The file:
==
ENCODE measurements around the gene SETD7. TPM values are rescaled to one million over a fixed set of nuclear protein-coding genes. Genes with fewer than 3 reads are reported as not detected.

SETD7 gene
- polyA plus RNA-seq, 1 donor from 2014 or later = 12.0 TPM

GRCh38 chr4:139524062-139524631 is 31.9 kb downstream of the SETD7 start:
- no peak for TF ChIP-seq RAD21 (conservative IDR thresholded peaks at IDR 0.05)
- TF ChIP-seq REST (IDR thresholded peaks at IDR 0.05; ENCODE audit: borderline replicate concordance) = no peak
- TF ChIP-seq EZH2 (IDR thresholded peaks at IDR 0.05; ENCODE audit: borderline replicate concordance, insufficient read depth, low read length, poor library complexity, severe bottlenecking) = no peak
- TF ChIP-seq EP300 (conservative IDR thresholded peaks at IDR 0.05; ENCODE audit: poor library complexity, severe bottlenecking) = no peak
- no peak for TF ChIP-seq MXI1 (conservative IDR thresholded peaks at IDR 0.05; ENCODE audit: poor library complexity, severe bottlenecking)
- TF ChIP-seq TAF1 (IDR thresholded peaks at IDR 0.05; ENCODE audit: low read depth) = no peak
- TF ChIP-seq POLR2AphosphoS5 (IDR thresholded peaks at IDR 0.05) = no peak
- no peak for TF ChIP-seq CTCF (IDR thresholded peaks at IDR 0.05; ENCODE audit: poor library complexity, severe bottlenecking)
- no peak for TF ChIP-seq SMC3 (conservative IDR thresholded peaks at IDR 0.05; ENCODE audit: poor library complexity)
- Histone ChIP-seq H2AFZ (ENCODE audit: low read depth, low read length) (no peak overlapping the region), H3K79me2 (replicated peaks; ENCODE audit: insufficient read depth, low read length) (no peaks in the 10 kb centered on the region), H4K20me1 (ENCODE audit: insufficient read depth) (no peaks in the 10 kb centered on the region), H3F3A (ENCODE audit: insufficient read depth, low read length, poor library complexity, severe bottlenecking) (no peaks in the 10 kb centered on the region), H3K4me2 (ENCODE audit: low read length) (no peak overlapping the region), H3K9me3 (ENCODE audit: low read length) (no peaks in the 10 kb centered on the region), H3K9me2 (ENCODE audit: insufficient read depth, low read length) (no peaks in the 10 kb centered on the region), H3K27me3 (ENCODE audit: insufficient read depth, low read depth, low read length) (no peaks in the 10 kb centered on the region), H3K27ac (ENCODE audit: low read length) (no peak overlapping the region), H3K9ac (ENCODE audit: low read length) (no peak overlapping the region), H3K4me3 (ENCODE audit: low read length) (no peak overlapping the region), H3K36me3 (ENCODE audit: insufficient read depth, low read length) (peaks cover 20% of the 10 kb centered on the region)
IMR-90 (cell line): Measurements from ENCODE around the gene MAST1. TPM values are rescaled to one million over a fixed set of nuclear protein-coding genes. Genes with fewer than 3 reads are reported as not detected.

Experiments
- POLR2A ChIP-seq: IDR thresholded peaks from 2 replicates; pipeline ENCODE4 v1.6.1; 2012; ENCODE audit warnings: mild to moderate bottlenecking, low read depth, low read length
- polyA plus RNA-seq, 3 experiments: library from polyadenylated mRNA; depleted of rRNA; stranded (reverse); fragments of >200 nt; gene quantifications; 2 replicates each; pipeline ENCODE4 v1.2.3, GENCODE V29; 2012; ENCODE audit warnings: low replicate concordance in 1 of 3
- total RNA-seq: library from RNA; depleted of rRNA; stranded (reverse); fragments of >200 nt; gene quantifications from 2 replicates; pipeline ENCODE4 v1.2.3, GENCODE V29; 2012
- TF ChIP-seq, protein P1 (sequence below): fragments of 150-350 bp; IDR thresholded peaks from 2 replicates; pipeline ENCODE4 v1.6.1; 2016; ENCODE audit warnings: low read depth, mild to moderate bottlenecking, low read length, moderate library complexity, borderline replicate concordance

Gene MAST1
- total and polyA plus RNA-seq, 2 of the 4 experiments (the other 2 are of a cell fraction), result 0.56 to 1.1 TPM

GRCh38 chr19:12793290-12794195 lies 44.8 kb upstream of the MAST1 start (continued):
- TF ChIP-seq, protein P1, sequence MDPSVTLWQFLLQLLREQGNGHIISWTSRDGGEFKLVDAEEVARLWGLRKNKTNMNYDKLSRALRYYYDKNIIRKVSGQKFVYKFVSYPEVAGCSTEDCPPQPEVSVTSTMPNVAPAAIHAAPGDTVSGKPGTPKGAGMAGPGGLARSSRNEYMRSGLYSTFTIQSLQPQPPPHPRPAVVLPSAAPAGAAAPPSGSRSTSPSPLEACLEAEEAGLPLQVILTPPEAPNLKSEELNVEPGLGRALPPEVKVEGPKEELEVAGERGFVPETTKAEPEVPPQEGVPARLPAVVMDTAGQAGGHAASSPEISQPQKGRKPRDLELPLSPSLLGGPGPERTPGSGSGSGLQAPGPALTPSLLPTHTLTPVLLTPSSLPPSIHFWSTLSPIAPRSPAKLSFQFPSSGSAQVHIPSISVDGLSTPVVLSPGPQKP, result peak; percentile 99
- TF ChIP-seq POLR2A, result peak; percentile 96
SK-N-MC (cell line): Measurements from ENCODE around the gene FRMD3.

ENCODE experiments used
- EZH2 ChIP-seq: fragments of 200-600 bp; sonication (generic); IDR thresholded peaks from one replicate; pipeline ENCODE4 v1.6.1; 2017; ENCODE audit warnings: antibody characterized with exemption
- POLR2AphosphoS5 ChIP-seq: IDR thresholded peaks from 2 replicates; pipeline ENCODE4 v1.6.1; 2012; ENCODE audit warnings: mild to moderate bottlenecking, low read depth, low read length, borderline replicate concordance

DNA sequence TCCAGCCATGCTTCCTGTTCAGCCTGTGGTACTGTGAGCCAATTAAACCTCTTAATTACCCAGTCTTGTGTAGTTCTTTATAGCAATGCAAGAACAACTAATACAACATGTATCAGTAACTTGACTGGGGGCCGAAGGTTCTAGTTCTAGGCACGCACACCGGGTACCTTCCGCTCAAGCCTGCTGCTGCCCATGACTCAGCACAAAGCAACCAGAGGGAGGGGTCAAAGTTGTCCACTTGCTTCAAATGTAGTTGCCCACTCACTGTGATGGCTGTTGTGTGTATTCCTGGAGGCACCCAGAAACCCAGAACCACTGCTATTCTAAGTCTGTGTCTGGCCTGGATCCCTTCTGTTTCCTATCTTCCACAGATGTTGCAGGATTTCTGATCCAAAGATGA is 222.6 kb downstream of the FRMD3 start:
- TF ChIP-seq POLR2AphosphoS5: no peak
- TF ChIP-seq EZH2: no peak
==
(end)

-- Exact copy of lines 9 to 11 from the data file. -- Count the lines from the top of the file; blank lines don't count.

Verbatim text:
- no peak for TF ChIP-seq MXI1 (conservative IDR thresholded peaks at IDR 0.05; ENCODE audit: poor library complexity, severe bottlenecking)
- TF ChIP-seq TAF1 (IDR thresholded peaks at IDR 0.05; ENCODE audit: low read depth) = no peak
- TF ChIP-seq POLR2AphosphoS5 (IDR thresholded peaks at IDR 0.05) = no peak